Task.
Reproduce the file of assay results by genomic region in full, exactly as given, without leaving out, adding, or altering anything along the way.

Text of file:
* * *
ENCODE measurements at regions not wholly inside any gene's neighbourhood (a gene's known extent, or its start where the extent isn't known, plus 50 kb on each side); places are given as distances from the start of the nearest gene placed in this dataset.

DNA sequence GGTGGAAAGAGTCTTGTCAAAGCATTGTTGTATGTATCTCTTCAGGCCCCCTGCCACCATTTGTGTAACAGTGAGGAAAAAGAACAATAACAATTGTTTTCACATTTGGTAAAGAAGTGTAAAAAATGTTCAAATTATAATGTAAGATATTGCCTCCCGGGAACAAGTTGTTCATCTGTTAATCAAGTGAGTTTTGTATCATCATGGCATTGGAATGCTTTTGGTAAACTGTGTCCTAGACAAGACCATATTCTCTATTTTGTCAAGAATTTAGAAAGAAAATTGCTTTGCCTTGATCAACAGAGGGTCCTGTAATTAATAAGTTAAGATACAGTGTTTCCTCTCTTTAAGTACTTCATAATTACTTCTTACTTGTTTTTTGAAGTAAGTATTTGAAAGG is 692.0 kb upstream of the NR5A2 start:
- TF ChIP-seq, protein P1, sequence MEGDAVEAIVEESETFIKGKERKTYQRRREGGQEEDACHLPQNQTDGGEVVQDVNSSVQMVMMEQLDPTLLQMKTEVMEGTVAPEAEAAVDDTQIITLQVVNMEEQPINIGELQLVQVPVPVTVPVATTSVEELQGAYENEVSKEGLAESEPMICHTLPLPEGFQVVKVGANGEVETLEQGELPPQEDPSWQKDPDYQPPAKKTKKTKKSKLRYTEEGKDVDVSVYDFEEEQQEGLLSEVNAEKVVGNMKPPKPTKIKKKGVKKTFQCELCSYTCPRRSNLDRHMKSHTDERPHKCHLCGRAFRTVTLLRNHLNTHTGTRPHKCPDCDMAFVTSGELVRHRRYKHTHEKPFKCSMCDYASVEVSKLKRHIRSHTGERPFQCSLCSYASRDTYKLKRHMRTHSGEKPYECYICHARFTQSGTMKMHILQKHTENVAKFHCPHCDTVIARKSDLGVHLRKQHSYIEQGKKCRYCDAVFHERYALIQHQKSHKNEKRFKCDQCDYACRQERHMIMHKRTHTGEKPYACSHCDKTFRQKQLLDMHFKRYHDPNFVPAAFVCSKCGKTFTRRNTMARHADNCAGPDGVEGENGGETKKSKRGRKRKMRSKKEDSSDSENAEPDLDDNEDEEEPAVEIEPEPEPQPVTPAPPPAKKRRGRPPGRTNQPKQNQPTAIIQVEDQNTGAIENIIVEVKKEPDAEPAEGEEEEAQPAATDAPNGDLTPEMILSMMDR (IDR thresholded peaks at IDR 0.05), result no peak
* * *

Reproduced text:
ENCODE measurements at regions not wholly inside any gene's neighbourhood (a gene's known extent, or its start where the extent isn't known, plus 50 kb on each side); places are given as distances from the start of the nearest gene placed in this dataset.

DNA sequence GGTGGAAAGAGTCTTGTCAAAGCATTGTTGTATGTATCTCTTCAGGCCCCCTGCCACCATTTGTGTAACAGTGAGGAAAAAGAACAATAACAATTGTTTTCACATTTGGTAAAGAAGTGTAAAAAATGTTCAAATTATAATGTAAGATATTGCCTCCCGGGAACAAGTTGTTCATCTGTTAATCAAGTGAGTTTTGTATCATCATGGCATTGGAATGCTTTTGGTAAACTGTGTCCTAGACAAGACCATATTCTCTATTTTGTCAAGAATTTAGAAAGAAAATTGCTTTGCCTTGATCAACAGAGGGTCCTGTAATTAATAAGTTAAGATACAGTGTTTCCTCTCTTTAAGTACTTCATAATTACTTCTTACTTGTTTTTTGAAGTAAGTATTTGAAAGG is 692.0 kb upstream of the NR5A2 start:
- TF ChIP-seq, protein P1, sequence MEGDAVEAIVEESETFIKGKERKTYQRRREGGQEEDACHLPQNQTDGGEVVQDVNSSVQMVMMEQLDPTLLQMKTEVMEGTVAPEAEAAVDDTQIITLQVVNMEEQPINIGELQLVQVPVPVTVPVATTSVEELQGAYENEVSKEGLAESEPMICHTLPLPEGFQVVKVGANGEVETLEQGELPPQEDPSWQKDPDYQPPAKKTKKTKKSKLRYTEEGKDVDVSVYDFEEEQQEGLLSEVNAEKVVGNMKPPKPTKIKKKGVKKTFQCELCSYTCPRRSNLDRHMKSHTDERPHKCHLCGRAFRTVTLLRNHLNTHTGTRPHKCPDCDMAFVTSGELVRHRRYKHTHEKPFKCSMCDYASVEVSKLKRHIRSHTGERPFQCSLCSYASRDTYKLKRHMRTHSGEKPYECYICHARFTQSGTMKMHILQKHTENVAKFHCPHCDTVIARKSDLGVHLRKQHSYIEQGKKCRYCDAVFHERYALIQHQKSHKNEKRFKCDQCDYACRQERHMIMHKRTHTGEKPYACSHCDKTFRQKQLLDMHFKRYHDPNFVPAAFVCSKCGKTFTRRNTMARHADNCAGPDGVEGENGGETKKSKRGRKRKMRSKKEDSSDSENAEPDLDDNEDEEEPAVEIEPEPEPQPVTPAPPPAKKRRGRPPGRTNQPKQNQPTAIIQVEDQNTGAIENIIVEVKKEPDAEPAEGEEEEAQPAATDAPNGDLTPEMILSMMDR (IDR thresholded peaks at IDR 0.05), result no peak